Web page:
The distinction is between “because” and “so that”. In evolution, things evolve “because,” meaning that there are causes and effects that can be identified. Why are some strains of bacteria resistant to antibiotics? Because a mutation that occurred that happened to be beneficial under the conditions of antibiotic treatment became common in the population over the course of several generations. By contrast, things do not evolve “so that”. Bacteria do not experience mutations so that they will become resistant to antibiotic agents.

Why is there so much non-coding DNA? Because transposable elements spread, or because there are accidental duplications that are not eliminated by selection, or because of the interaction of some other mutational processes and their consequences (or lack thereof). So much non-coding DNA did not evolve so that it might someday be useful, or so that it could be coopted when needed, or so that evolution would have more potential in the form of genetic raw materials.

So why, then, do we see quotes like these?

Wired One Scientist’s Junk Is a Creationist’s Treasure:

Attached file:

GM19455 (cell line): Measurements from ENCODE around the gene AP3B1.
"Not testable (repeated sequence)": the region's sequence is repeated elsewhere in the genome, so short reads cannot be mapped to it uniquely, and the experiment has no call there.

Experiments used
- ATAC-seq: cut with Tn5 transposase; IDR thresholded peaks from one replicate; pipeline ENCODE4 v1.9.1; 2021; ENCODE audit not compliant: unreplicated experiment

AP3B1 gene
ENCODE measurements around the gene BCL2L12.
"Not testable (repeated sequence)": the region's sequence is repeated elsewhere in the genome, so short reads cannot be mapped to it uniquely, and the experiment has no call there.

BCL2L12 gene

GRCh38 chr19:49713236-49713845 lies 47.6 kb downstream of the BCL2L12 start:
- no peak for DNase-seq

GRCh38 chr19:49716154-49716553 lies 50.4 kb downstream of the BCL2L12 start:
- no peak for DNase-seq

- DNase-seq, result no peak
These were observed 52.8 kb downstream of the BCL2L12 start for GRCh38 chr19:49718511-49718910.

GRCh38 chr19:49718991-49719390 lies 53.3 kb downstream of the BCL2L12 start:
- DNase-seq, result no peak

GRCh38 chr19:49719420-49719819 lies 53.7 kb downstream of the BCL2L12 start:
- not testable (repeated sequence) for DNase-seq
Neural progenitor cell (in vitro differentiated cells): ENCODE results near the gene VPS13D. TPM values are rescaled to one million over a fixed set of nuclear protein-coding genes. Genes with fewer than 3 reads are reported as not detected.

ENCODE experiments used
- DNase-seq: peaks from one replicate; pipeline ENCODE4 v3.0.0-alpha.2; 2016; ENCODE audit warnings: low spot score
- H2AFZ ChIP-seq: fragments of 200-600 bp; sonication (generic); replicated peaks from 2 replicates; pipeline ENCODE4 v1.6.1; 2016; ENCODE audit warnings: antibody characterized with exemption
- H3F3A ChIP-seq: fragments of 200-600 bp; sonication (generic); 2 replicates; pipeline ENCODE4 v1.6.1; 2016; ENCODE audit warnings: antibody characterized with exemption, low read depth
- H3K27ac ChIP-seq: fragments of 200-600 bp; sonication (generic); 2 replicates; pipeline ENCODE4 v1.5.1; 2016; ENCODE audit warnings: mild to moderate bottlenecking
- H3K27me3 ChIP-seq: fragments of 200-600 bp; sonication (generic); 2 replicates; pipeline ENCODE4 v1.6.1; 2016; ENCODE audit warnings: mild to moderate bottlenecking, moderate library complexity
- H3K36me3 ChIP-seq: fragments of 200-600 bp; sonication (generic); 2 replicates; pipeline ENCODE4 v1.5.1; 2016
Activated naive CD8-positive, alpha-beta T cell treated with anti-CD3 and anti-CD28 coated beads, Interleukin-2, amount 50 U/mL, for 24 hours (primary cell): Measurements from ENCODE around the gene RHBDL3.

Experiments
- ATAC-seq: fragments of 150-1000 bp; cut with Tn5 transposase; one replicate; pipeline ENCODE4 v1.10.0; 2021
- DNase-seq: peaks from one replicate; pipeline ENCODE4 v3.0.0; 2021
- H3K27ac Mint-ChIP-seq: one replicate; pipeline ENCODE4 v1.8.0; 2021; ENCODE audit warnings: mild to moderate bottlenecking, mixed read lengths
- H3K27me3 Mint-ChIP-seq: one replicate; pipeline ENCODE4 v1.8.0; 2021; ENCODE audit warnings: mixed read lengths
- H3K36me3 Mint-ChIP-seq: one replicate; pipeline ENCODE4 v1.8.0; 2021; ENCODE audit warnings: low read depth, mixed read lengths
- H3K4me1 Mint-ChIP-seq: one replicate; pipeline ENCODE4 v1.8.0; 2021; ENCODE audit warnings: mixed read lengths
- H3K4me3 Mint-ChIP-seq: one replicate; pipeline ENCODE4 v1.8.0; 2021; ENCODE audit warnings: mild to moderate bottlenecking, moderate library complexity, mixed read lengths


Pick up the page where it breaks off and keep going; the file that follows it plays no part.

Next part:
“I’ve stopped using the term [‘junk’],” Collins said. “Think about it the way you think about stuff you keep in your basement. Stuff you might need some time. Go down, rummage around, pull it out if you might need it.”

Reuters Human instruction book not so simple: studies:

“It is not the sort of clutter that you get rid of without consequences because you might need it. Evolution may need it,” [Collins] said.

That little extra padding might be just what an animal needs to adapt to some unforeseen circumstance, the researchers said. “They may become useful in the future,” Birney said.

The latter quote by Ewan Birney illustrates the problem that can arise when a detailed, nuanced discussion is summarized into a short soundbite. I know this from experience, and I suspect that this is what has happened here, given how his very reasonable interpretation is paraphrased in New Scientist ‘Junk’ DNA makes compulsive reading:

Birney says that the additional switches may be mutations that appear by accident and then generate new slugs of RNA, but because they are produced randomly, most are evolutionarily neutral ‘passengers’ in the genome. There might be rare occasions, however, when a new RNA does confer an advantage.

Collins, on the other hand, seems to have said his bit to two different reporters, so I strain to give him the benefit of the doubt on this one. When I began this blog, I did not think I would be pointing out obvious misconceptions about evolution, genomes, and DNA as propagated by the likes of Collins or Nature. But here we are.